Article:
The first public hearing into the June 2015 attack in the Tunisian resort of Sousse that killed 38 foreign tourists has been set for next month, the prosecution said Friday.
"The trial on the attack at the Imperial Marhaba Hotel will begin on May 26," spokesman Sofiene Sliti told AFP.
A total of 33 people are being prosecuted in the case, including six members of the security forces who are charged with "not assisting people in danger".
On June 25, 2015, gunman Seifeddine Rezgui killed 38 people, including 30 British tourists and three Irish citizens, in a shooting spree at the Riu Imperial Marhaba Hotel.
The attack was claimed by the Islamic State jihadist group.
The killings have also been the subject of an inquest in Britain.
In February, Judge Nicholas Loraine-Smith said after several weeks of hearings that the Tunisian police response to the massacre was "at best shambolic, at worst cowardly".
"Their response could and should have been more effective," he said.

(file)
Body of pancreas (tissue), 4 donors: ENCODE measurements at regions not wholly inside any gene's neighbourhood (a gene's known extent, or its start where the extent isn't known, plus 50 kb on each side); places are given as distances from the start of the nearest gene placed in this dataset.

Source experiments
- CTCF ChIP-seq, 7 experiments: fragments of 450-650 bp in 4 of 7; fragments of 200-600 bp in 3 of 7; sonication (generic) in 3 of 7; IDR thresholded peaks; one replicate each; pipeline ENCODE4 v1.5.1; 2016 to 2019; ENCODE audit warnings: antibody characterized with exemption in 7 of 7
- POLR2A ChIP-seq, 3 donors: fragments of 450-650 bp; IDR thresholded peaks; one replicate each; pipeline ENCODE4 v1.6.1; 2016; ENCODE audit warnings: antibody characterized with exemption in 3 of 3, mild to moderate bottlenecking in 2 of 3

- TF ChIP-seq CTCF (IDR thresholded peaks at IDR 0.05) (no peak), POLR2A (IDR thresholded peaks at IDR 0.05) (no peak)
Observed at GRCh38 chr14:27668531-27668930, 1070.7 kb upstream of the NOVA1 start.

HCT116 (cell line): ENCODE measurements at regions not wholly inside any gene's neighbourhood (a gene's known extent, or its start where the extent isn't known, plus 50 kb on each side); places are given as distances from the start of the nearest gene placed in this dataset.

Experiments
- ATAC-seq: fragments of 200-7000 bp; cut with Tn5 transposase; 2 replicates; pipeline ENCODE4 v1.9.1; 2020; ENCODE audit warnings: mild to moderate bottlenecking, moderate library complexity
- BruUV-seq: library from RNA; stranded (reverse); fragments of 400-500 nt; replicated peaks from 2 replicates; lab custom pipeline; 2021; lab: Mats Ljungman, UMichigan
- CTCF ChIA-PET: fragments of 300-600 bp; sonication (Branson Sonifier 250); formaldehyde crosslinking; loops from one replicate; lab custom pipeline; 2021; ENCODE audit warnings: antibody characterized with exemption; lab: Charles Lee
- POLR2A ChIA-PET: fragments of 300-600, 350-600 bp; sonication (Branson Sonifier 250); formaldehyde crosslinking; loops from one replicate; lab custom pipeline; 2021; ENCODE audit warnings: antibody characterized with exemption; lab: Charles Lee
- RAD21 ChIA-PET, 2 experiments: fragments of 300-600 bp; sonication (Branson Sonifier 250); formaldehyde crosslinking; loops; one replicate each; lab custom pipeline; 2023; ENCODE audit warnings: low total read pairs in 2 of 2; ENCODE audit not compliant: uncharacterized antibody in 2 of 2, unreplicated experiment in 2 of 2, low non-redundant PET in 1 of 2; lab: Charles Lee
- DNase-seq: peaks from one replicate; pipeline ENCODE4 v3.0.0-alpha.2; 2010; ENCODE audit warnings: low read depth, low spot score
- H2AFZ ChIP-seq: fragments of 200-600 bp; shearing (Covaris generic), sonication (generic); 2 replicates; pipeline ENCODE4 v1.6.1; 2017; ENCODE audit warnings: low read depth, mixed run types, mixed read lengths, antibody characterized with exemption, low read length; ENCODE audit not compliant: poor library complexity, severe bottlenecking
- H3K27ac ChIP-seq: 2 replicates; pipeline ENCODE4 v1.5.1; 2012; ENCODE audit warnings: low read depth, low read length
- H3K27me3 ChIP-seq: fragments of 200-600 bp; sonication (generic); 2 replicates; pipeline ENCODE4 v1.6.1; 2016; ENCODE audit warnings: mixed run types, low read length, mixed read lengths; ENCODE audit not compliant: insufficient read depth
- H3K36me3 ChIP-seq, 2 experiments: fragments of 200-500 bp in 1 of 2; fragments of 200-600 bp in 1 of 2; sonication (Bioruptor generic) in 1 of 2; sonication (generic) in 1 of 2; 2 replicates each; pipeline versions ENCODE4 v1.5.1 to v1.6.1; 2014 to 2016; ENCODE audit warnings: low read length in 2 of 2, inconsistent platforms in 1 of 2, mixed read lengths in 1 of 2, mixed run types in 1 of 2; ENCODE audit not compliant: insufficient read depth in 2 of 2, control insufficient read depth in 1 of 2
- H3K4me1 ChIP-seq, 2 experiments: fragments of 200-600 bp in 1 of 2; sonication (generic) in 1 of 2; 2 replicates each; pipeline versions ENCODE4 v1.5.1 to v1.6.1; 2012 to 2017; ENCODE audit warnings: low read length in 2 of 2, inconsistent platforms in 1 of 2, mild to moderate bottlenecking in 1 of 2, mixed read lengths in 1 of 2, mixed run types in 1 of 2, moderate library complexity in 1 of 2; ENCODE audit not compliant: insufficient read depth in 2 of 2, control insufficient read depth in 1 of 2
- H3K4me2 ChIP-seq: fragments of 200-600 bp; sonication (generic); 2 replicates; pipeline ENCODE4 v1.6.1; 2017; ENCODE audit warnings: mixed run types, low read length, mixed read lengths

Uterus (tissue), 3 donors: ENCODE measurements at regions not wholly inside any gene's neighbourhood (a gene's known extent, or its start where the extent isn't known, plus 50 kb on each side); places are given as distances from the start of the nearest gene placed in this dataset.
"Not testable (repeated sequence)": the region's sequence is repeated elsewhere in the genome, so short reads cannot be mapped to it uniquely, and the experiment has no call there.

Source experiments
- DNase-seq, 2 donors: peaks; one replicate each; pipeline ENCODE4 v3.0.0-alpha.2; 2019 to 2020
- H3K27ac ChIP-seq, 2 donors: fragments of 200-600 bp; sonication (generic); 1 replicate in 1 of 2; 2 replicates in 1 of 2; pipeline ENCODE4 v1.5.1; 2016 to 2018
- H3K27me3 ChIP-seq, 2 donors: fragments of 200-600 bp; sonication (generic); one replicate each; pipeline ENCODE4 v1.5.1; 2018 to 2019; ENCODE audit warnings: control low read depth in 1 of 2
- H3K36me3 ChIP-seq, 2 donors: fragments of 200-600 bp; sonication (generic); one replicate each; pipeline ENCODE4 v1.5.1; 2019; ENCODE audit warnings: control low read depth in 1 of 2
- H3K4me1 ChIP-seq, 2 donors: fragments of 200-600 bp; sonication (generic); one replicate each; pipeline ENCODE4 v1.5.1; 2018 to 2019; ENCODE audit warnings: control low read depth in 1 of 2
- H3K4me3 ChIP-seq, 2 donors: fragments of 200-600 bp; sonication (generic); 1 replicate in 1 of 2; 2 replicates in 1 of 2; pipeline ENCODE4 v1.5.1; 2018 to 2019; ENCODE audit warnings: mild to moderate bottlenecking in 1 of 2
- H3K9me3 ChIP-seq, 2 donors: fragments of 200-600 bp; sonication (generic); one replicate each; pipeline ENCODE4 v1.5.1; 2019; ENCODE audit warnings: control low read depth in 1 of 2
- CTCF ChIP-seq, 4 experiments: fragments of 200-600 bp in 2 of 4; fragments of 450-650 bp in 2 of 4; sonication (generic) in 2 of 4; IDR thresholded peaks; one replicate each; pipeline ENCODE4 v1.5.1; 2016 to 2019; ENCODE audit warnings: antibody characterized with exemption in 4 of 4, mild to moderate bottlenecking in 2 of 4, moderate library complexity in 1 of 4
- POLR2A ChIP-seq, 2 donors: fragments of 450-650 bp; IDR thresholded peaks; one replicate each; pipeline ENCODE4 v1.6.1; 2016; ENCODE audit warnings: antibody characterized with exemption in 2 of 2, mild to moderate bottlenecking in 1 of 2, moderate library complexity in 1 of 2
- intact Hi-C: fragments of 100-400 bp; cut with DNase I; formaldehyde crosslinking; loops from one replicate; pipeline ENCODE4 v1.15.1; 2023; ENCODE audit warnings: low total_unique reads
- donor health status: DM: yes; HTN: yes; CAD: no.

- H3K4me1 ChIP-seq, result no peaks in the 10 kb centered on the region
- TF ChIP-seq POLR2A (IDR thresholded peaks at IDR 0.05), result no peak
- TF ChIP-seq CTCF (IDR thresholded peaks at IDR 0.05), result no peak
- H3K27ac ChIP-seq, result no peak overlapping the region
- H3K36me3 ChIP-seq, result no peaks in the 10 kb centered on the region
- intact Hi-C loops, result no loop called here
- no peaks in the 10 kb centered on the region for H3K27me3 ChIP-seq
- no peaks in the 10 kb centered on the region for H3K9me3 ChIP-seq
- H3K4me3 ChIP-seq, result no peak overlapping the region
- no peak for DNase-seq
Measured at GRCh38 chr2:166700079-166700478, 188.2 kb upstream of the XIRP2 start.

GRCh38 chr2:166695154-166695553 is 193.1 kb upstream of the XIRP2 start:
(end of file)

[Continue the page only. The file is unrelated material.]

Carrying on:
A report by a British embassy staff member conducted in January 2015 on security at hotels was also read out in court in London by Andrew Ritchie, a lawyer representing 20 victims' families.
"There seems to be little in the way of effective security to prevent or respond to an attack" from the beach, he quoted the Tunisian report given to Britain as saying.
More than 20 months after the massacre, London still advises against non-essential travel to Tunisia, a restriction Tunis would like to see lifted.
Before the beach attack, more than 400,000 British tourists visited the North African country each year.
Last year, just 20,000 British visitors were logged, official figures show.
The Imperial Marhaba Hotel, which had been closed since June 26, 2015, reopened on Tuesday with the new name of the Kantaoui Bay Hotel.